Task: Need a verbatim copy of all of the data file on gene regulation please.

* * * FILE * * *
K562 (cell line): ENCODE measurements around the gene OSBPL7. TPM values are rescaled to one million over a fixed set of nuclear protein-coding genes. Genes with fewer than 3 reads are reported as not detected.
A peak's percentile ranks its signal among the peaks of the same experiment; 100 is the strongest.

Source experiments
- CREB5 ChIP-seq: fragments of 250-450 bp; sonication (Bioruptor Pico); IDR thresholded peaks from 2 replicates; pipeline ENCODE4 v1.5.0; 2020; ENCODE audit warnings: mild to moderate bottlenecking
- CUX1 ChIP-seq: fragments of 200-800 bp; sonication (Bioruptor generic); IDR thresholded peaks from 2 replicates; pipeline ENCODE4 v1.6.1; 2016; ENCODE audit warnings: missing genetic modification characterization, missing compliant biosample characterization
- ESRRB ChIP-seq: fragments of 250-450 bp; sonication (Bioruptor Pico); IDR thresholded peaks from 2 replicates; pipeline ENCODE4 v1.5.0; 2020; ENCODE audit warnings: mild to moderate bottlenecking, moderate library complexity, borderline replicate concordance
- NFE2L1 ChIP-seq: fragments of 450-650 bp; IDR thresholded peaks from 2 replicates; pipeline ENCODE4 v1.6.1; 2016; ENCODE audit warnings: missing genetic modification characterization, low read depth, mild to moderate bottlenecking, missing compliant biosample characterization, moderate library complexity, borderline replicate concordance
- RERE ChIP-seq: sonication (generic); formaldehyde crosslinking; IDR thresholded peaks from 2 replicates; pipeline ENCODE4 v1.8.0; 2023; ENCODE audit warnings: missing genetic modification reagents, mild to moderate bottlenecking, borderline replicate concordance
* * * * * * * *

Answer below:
K562 (cell line): ENCODE measurements around the gene OSBPL7. TPM values are rescaled to one million over a fixed set of nuclear protein-coding genes. Genes with fewer than 3 reads are reported as not detected.
A peak's percentile ranks its signal among the peaks of the same experiment; 100 is the strongest.

Source experiments
- CREB5 ChIP-seq: fragments of 250-450 bp; sonication (Bioruptor Pico); IDR thresholded peaks from 2 replicates; pipeline ENCODE4 v1.5.0; 2020; ENCODE audit warnings: mild to moderate bottlenecking
- CUX1 ChIP-seq: fragments of 200-800 bp; sonication (Bioruptor generic); IDR thresholded peaks from 2 replicates; pipeline ENCODE4 v1.6.1; 2016; ENCODE audit warnings: missing genetic modification characterization, missing compliant biosample characterization
- ESRRB ChIP-seq: fragments of 250-450 bp; sonication (Bioruptor Pico); IDR thresholded peaks from 2 replicates; pipeline ENCODE4 v1.5.0; 2020; ENCODE audit warnings: mild to moderate bottlenecking, moderate library complexity, borderline replicate concordance
- NFE2L1 ChIP-seq: fragments of 450-650 bp; IDR thresholded peaks from 2 replicates; pipeline ENCODE4 v1.6.1; 2016; ENCODE audit warnings: missing genetic modification characterization, low read depth, mild to moderate bottlenecking, missing compliant biosample characterization, moderate library complexity, borderline replicate concordance
- RERE ChIP-seq: sonication (generic); formaldehyde crosslinking; IDR thresholded peaks from 2 replicates; pipeline ENCODE4 v1.8.0; 2023; ENCODE audit warnings: missing genetic modification reagents, mild to moderate bottlenecking, borderline replicate concordance